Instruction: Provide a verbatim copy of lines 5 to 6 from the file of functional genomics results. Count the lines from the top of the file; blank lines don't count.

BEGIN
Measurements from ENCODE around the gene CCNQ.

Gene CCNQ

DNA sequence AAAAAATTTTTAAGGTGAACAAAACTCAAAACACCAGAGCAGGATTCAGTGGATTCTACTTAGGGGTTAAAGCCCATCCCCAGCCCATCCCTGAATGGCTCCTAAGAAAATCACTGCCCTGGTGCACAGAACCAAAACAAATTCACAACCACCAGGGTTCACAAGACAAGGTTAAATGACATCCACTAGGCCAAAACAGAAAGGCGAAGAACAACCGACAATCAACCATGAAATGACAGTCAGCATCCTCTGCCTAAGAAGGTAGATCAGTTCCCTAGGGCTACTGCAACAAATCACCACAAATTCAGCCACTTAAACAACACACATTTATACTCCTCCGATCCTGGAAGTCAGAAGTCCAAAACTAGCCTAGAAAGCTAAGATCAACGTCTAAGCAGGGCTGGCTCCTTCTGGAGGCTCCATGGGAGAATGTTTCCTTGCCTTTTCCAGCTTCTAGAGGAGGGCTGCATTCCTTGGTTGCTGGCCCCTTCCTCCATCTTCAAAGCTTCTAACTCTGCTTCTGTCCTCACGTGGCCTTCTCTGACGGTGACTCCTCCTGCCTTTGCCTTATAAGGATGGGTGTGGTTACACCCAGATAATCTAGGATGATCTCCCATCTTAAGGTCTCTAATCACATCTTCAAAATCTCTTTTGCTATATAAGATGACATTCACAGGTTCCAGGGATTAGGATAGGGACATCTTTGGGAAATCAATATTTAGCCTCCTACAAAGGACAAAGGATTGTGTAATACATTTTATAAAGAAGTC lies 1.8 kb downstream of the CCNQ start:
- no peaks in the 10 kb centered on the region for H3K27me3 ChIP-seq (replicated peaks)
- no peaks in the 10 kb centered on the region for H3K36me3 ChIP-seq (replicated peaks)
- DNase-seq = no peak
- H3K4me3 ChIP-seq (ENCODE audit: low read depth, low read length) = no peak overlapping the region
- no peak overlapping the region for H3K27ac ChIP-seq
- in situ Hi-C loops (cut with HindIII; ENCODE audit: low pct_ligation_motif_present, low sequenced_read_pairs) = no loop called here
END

- no peaks in the 10 kb centered on the region for H3K36me3 ChIP-seq (replicated peaks)
- DNase-seq = no peak